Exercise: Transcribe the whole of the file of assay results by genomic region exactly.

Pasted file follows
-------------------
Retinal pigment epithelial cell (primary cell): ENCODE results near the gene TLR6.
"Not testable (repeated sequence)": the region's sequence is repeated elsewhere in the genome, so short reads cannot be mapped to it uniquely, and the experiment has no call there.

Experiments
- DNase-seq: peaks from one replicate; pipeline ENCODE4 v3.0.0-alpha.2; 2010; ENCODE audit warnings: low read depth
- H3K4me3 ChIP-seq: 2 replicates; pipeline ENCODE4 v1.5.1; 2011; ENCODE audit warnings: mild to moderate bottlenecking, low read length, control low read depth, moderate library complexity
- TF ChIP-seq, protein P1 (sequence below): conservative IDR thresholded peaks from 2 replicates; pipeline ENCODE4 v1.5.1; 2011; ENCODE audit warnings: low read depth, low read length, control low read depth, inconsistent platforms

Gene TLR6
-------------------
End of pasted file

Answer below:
Retinal pigment epithelial cell (primary cell): ENCODE results near the gene TLR6.
"Not testable (repeated sequence)": the region's sequence is repeated elsewhere in the genome, so short reads cannot be mapped to it uniquely, and the experiment has no call there.

Experiments
- DNase-seq: peaks from one replicate; pipeline ENCODE4 v3.0.0-alpha.2; 2010; ENCODE audit warnings: low read depth
- H3K4me3 ChIP-seq: 2 replicates; pipeline ENCODE4 v1.5.1; 2011; ENCODE audit warnings: mild to moderate bottlenecking, low read length, control low read depth, moderate library complexity
- TF ChIP-seq, protein P1 (sequence below): conservative IDR thresholded peaks from 2 replicates; pipeline ENCODE4 v1.5.1; 2011; ENCODE audit warnings: low read depth, low read length, control low read depth, inconsistent platforms

Gene TLR6